NBER Publications by Marshall Burke

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October 2014Climate and Conflict
with Solomon M. Hsiang, Edward Miguel: w20598
Until recently, neither climate nor conflict have been core areas of inquiry within economics, but there has been an explosion of research on both topics in the past decade, with a particularly large body of research emerging at their intersection. In this review, we survey this literature on the interlinkages between climate and conflict, by necessity drawing from both economics and other disciplines given the inherent interdisciplinarity of research in this field. We consider many types of human conflict in the review, including both interpersonal conflict -- such as domestic violence, road rage, assault, murder, and rape -- and intergroup conflict -- including riots, ethnic violence, land invasions, gang violence, civil war and other forms of political instability, such as coups. We di...

Published: Marshall Burke & Solomon M. Hsiang & Edward Miguel, 2015. "Climate and Conflict," Annual Review of Economics, vol 7(1), pages 577-617. citation courtesy of

May 2011Incorporating Climate Uncertainty into Estimates of Climate Change Impacts, with Applications to U.S. and African Agriculture
with John Dykema, David Lobell, Edward Miguel, Shanker Satyanath: w17092
A growing body of economics research projects the effects of global climate change on economic outcomes. Climate scientists often criticize these articles because nearly all ignore the well-established uncertainty in future temperature and rainfall changes, and therefore appear likely to have downward biased standard errors and potentially misleading point estimates. This paper incorporates climate uncertainty into estimates of climate change impacts on U.S. agriculture. Accounting for climate uncertainty leads to a much wider range of projected impacts on agricultural profits, with the 95% confidence interval featuring drops of between 17% to 88%. An application to African agriculture yields similar results.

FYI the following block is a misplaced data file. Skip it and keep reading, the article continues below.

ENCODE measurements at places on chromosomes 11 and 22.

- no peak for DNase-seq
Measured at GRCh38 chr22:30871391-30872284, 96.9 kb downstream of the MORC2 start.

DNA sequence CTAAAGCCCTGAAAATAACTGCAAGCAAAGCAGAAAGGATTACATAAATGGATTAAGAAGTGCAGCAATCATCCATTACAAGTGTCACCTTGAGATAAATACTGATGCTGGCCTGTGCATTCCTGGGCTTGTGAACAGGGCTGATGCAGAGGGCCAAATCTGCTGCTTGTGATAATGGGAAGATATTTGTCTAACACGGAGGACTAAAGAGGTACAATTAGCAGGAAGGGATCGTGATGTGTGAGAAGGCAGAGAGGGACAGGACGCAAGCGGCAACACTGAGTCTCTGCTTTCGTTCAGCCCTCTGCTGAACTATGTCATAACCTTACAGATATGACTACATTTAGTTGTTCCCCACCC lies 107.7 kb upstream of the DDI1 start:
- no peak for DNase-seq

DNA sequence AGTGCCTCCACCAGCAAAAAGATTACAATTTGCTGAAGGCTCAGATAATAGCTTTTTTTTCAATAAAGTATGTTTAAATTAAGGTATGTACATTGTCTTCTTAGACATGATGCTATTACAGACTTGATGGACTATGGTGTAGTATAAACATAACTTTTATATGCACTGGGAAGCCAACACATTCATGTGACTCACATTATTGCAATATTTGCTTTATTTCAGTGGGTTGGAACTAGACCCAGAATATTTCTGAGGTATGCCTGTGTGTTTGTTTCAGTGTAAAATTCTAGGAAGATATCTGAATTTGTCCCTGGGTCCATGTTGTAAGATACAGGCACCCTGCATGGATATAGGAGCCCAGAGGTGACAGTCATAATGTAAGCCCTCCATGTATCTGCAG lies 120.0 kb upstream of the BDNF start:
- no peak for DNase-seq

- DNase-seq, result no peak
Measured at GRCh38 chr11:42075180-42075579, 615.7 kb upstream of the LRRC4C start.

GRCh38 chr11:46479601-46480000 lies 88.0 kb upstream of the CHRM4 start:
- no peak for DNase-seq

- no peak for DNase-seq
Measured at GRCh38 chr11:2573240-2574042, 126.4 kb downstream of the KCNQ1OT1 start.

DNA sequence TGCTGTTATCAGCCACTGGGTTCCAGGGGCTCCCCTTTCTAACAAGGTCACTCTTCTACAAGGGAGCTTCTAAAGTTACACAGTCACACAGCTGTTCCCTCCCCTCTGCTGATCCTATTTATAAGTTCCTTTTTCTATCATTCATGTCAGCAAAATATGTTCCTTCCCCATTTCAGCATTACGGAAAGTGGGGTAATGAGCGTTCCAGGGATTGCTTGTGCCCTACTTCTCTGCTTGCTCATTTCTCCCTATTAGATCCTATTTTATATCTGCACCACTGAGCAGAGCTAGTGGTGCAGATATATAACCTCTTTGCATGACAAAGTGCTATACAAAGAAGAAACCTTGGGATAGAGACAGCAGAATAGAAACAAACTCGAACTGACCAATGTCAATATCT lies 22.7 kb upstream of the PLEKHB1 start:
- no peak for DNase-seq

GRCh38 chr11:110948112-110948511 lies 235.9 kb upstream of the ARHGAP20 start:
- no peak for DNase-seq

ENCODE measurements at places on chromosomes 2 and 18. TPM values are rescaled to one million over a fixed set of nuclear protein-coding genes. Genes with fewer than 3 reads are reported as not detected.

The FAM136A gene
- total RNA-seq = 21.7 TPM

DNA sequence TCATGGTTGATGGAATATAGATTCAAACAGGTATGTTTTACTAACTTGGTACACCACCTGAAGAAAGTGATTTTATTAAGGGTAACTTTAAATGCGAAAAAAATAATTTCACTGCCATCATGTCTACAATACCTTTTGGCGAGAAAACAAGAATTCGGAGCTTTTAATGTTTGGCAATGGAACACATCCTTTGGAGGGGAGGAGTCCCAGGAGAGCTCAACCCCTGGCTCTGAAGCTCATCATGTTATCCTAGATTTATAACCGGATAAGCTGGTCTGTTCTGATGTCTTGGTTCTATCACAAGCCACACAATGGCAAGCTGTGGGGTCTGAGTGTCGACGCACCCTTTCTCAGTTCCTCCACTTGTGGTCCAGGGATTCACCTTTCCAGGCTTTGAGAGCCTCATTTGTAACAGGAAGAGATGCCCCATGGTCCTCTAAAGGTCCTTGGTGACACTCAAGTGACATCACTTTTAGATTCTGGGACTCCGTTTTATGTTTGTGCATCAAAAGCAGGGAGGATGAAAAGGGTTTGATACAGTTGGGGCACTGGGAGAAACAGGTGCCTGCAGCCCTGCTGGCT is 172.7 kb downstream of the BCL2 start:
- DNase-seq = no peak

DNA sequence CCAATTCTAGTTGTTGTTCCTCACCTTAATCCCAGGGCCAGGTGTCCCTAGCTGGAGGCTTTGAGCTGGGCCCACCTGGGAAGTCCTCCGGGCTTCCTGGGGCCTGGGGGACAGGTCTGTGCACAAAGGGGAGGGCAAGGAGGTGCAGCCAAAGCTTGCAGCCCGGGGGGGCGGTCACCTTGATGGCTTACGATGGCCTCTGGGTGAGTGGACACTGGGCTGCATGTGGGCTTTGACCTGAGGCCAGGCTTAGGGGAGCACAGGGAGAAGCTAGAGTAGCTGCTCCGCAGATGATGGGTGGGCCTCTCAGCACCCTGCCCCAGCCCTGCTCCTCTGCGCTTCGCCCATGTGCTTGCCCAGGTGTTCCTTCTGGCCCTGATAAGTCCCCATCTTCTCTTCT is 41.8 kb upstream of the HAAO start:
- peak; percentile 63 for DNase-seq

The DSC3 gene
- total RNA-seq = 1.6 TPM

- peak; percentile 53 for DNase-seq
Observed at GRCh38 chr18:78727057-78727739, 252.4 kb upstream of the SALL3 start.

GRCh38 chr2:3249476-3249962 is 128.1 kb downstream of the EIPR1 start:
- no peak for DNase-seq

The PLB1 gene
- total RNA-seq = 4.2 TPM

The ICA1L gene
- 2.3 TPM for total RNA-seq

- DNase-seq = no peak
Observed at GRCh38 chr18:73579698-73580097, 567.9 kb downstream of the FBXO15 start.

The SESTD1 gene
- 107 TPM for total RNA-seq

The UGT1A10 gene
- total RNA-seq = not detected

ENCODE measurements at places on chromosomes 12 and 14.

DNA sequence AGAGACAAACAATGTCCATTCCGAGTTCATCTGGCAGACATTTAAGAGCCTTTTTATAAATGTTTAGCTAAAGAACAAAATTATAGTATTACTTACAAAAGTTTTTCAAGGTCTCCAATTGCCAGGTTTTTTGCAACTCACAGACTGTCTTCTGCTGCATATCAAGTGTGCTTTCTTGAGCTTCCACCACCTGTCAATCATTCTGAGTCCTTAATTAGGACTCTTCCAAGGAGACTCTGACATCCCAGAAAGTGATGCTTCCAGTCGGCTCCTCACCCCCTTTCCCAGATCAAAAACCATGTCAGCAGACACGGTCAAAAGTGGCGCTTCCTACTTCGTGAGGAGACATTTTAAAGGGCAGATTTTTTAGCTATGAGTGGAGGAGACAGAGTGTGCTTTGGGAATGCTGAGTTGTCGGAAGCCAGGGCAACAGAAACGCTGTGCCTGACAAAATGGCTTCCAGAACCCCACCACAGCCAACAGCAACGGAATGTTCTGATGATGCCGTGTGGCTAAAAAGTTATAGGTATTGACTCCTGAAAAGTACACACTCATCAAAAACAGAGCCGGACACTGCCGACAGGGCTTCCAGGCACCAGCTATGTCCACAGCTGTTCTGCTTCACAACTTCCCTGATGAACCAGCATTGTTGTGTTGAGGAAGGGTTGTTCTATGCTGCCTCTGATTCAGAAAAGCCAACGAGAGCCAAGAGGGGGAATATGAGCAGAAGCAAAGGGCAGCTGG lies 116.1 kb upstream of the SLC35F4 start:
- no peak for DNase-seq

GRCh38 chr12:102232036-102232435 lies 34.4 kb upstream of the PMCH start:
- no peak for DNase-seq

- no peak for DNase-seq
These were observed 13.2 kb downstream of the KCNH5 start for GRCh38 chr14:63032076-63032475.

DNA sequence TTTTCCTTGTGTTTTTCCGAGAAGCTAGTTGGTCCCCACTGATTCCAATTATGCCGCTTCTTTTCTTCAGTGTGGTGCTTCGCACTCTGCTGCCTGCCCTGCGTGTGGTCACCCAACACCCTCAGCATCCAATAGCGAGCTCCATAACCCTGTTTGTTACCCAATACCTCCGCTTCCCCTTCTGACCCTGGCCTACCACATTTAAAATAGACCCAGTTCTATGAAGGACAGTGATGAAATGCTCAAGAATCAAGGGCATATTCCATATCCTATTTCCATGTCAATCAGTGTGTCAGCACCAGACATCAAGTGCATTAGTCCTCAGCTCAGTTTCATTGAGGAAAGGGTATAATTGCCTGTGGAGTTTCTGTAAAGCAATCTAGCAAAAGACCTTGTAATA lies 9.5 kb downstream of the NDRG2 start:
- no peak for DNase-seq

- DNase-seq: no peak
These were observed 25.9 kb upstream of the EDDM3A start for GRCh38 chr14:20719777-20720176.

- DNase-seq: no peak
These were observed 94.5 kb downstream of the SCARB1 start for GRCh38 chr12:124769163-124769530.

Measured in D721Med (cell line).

Published: “Incorporating climate uncertainty into estimates of climate change impacts” (co-authors Marshall Burke, John Dykema, David Lobell, Shanker Satyanath), Review of Economics and Statistics. May 2015, Vol. 97, No. 2

October 2010Climate and Civil War: Is the Relationship Robust?
with John Dykema, David Lobell, Edward Miguel, Shanker Satyanath: w16440
A recent paper by Burke et al. (henceforth "we") finds a strong historical relationship between warmer- than-average temperatures and the incidence of civil war in Africa (Burke et al. 2009). These findings have recently been challenged by Buhaug (2010) who finds fault with how we controlled for other potential explanatory variables, how we coded civil wars, and with our choice of historical time period and climate dataset. We demonstrate that Buhaug's proposed method of controlling for confounding variables has serious econometric shortcomings and show that our original findings are robust to the use of different climate data and to alternate codings of major war. Using Buhaug's preferred climate data under sound econometric assumptions yields results that suggest an even stronger relat...

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